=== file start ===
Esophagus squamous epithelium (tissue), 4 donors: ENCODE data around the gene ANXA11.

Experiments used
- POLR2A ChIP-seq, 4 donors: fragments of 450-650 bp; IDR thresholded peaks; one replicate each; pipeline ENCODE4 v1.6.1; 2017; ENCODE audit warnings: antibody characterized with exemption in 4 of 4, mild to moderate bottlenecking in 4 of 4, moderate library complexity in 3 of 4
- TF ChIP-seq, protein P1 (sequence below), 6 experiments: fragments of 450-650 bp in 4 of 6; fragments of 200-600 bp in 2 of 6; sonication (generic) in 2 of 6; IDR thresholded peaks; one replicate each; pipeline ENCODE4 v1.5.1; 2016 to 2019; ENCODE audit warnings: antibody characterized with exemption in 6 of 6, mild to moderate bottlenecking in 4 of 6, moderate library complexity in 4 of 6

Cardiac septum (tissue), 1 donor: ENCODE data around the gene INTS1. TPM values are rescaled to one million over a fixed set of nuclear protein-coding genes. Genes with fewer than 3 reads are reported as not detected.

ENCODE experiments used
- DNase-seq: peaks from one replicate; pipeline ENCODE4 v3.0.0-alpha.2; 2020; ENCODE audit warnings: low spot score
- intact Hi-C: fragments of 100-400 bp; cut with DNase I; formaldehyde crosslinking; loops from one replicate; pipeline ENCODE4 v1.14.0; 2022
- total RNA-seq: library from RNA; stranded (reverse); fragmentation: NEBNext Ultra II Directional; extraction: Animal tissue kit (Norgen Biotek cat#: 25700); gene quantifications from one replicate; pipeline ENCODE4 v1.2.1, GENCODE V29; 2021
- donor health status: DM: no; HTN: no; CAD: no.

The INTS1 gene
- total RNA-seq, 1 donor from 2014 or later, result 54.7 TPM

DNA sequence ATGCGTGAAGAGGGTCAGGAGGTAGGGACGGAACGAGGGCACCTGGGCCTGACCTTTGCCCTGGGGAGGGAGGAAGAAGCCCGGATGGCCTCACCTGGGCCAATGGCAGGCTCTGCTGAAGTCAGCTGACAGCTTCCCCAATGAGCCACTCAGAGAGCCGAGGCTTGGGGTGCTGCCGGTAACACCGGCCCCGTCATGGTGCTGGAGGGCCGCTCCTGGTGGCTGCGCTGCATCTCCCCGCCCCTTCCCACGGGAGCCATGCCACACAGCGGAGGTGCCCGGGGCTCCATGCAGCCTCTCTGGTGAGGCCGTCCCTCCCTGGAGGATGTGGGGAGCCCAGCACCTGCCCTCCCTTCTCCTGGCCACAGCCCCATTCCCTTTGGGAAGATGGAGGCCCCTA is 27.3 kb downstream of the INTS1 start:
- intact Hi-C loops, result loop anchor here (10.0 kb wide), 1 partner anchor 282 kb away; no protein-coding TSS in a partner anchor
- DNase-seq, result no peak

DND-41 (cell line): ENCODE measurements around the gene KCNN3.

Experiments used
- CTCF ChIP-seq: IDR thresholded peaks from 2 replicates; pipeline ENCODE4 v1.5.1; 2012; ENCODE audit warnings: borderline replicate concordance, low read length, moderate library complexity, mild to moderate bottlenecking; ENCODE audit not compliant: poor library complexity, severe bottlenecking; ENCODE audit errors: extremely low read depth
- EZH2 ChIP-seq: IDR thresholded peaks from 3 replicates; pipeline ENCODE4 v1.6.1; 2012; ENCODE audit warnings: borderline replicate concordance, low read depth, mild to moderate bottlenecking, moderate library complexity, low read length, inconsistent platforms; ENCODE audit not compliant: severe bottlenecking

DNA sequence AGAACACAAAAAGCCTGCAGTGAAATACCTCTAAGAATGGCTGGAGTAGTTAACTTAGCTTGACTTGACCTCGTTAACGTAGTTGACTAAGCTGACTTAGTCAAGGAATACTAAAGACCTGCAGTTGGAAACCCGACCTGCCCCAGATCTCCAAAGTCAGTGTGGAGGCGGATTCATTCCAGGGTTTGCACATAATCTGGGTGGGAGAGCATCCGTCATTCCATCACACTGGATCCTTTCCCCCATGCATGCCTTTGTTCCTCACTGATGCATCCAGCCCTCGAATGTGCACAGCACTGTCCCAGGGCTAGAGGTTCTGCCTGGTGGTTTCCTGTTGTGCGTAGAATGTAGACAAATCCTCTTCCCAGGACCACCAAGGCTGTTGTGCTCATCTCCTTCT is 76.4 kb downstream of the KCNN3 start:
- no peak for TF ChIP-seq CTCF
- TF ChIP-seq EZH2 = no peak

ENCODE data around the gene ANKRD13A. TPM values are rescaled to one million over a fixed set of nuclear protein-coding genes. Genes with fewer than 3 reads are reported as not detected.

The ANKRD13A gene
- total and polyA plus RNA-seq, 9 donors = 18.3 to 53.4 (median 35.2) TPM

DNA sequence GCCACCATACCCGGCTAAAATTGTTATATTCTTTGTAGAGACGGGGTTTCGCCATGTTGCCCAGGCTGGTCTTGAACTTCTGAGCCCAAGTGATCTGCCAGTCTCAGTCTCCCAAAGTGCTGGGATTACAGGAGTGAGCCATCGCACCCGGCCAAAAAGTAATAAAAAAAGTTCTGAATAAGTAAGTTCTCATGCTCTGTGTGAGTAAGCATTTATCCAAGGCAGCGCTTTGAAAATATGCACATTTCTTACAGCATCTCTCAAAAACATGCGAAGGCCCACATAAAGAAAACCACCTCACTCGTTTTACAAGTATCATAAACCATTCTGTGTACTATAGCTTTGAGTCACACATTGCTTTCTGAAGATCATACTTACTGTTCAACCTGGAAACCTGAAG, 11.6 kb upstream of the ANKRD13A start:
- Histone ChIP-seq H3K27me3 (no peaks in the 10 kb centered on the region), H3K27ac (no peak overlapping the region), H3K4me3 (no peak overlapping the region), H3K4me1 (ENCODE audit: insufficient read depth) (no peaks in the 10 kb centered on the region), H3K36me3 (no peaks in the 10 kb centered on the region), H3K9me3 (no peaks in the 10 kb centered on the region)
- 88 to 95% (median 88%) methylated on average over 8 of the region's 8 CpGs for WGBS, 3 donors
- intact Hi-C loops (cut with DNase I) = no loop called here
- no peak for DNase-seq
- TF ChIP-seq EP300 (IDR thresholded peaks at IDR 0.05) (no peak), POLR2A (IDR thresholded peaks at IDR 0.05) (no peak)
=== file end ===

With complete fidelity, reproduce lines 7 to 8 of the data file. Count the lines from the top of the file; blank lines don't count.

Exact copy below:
- DNase-seq: peaks from one replicate; pipeline ENCODE4 v3.0.0-alpha.2; 2020; ENCODE audit warnings: low spot score
- intact Hi-C: fragments of 100-400 bp; cut with DNase I; formaldehyde crosslinking; loops from one replicate; pipeline ENCODE4 v1.14.0; 2022